Informal civil society hearing – Panel 3

How can we create conditions to optimise effective implementation in cooperation with NGOs?

Carmen Masias, DEVIDA, Peru

NGO movements were born in the 1960s to respond to a number of issues, including human rights violations. I started to work for an NGO for years, and then since last year I have started working at the government. We work on family planning, reproductive health, democracy and the environment. This is one of the examples that I am going to highlight as I have worked 25 years in this. When CEDRO was born, there was a total vacuum on drug use and its prevention. CEDRO became the link between Peru and other states.

The role of NGOs in general has been that of opposition to the government. This is very different to what is going on today – there is now a better relationship between the government and NGOs. But we would like to have a closer relation with NGOs, and one of implementation from NGOs of government policies. This is because NGOs have been, and are, in their great majority, those that have a role of watchdogs, especially in terms of human rights. They are also involved in drug prevention.

Today, in Peru, the government uses a lot of resources to the fight against drugs. But we also require more efficiency for NGOs, grassroots and women groups to operate properly. When we talk about NGOs, we are not only talking about Peruvian NGOs, but also Latin American and American networks and NGOs that inter-change a lot of information.

There are cultural differences. There is a learning process around the world among NGOs and governments. In Peru, we have investigated a lot on drugs, but this does not appear in other studies taken into account in other countries. NGOs are still intermediaries for international cooperation.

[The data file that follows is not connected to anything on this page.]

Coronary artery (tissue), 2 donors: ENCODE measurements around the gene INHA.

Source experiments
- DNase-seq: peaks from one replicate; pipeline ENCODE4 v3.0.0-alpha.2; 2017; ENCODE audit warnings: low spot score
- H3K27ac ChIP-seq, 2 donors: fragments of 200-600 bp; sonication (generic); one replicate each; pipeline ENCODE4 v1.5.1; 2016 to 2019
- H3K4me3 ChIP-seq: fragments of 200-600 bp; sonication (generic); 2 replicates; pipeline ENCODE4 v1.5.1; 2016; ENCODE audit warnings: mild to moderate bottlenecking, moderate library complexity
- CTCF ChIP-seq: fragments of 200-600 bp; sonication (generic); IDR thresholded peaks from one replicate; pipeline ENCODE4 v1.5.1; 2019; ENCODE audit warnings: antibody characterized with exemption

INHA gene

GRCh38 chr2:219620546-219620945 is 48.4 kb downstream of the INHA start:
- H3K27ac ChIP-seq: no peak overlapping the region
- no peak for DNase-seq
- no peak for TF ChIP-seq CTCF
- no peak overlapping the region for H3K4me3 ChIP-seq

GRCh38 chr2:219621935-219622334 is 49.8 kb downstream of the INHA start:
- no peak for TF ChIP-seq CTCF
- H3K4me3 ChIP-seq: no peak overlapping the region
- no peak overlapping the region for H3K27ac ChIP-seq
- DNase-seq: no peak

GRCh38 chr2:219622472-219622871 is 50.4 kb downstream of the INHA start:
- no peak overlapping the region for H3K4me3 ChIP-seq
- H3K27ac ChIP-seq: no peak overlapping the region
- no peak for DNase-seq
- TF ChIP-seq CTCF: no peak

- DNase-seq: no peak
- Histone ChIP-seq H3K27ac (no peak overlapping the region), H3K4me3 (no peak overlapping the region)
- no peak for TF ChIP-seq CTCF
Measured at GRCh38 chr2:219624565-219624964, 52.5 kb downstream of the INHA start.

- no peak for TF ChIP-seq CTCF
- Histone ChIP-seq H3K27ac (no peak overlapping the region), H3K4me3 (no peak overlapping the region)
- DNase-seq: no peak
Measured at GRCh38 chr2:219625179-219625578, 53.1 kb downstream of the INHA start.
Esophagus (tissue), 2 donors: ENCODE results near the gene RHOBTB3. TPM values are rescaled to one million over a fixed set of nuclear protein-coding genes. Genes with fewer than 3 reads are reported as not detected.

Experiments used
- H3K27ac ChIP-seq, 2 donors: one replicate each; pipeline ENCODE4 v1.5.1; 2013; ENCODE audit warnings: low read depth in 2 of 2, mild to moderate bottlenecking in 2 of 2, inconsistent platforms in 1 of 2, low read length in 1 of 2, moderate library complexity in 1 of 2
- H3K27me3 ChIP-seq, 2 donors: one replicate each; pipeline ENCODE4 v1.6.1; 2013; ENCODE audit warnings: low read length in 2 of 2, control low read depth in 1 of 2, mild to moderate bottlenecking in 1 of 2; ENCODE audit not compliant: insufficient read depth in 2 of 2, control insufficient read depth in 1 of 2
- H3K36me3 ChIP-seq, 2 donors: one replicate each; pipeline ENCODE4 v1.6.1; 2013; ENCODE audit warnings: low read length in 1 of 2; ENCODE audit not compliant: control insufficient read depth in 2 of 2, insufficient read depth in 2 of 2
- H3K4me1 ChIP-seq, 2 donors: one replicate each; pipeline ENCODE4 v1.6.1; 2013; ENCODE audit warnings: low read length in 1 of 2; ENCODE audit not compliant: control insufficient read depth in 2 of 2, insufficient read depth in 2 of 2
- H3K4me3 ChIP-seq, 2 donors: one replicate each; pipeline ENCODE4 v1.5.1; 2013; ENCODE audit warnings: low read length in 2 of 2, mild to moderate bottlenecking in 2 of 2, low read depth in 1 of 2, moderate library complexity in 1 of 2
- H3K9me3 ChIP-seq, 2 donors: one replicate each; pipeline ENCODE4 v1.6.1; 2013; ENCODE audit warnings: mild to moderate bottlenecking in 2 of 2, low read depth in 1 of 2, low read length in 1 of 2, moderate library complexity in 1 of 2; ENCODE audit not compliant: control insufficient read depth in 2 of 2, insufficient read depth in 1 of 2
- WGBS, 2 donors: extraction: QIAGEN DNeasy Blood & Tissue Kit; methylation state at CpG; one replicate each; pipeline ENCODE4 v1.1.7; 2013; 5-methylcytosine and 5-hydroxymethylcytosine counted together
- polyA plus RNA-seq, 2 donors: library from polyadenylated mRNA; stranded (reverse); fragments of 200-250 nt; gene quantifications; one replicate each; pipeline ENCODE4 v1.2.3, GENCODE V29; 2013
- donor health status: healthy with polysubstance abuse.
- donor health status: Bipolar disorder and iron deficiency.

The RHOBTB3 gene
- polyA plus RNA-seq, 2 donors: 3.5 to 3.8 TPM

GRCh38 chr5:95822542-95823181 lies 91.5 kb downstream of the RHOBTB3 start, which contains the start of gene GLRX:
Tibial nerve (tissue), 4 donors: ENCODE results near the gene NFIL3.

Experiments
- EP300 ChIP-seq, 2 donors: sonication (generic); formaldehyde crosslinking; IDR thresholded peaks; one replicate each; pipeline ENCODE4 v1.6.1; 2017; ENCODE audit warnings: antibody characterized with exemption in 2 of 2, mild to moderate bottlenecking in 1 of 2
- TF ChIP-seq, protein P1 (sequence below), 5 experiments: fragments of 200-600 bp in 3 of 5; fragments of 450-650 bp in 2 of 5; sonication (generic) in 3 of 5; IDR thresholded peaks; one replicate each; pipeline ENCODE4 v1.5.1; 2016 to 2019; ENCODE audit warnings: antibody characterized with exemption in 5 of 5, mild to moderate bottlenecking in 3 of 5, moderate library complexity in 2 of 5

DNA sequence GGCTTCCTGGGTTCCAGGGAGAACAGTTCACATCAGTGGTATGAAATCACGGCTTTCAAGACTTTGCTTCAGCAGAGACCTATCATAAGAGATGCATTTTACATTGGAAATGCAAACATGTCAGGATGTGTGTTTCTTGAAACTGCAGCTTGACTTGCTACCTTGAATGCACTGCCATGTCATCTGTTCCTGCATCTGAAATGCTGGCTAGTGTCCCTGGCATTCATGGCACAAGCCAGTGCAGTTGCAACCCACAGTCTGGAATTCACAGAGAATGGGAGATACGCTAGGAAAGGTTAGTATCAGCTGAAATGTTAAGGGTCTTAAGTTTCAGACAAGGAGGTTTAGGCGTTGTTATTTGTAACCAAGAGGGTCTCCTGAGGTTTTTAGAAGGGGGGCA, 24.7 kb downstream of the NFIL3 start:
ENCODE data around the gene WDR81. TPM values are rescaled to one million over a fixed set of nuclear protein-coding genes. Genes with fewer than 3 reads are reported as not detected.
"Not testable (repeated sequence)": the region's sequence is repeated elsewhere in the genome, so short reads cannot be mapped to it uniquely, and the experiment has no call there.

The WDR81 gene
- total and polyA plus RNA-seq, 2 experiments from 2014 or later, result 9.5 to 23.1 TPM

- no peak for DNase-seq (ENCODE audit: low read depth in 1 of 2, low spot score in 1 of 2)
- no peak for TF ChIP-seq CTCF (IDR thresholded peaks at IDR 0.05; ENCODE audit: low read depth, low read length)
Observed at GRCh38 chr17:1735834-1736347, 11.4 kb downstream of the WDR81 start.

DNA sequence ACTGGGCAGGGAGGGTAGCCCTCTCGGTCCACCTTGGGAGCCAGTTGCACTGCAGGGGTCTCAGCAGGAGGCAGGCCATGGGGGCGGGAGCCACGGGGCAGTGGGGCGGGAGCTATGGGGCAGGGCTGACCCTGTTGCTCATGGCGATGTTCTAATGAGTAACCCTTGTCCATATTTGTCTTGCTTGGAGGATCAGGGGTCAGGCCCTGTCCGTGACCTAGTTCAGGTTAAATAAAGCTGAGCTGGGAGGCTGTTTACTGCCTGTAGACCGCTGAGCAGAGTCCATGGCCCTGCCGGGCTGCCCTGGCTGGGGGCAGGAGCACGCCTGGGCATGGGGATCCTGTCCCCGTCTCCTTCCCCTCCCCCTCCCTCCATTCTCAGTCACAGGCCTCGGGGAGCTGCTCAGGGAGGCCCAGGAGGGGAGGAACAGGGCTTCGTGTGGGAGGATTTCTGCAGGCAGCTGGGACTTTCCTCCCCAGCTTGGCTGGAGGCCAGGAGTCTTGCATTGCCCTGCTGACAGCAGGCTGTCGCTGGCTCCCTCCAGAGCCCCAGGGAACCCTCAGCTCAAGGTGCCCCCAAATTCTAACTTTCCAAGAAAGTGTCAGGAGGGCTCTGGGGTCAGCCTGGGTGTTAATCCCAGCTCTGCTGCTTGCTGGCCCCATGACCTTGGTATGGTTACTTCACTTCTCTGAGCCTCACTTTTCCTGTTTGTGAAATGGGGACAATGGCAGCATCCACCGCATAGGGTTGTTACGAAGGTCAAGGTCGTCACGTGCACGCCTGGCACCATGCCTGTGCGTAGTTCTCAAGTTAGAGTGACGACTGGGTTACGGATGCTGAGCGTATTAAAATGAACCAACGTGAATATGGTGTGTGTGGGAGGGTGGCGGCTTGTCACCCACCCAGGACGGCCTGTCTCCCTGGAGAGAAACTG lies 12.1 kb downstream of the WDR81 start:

What we are seeing on NGOs working on drugs, they are not only working on drug prevention, but also on prevention of youth crimes, on digital education, etc.

Stig Erik Sorheim, Actis (Norwegian Policy Network on Alcohol and Drugs)
NGOs play a vital role as international moderators, offering various views. There is also a problem of representativeness. We need to engage with people who are affected by drugs, users, and affected communities. It is important to recognise the practical barriers for people to be able to participate. This includes, for example, costs to attend meetings. In their capacity, NGOs can provide services that governments cannot provide – youth involvement, peer support, etc. NGOs are also a democratic factor, they can bring us the evidence base. They can provide a valuable tool for governments.

Vongthep Arthakaivalvatee, Thailand Institute of Justice
The idea to create a conducive environment for NGO participation is that we should create a partnership with NGOs. Member states should look at how NGOs can contribute positively. We should work on a constructive path. Looking at the Political Declaration, for government agencies pursuing a policy is just one track. Government agencies are not fully aware of the declaration and plan of action and how they can make use of the elements included in these documents. We must make sure that people are aware of these documents and get governments to support it. NGOs are also crucial partners to promote community involvement, and to provide services on the ground. We make a commitment to working with them. We should make more efforts for NGOs to participate at the national level as well. NGOs should also be involved in regional and international bodies, such as ASEAN.

Questions from the floor
Thanasis, Question: to follow model of Beyond 2008 for 2014 review, need support of CND, do you think that is possible?

Risa, Commitment Indonesia: from an NGO perspective very far away from Vienna, I have very little exposure to what happens beyond my national government. I got the sense something big will happen in 2014 but what I see as sad is that this information is not sent through to people who do the ground work. Regarding what happens in SEA, NGOs have been very active in Indonesia in harm reduction and responding to Hep C, TB etc. Government has power to do all things but at times they have limited knowledge and experience to work at low levels. Often they come to us on how to do it and there are boundaries but we can deliver what we think the government should be trying to implement. I’m just grateful to be here.

Question: how can we address international scene without being boring? I was trying to calculate this morning how much money is spent on this boring morning. Perhaps the meeting could be held every 2 or 3 years and in between hold technical meetings to hold genuine productive discussions.

Moderator/Michel P: how to ensure funding for CS engagement in 2014 to build on beyond 2008? We need 1.5million and need to regionalise our consultations more to build into 2014 and 2016 review.

Leave a Reply

Your email address will not be published.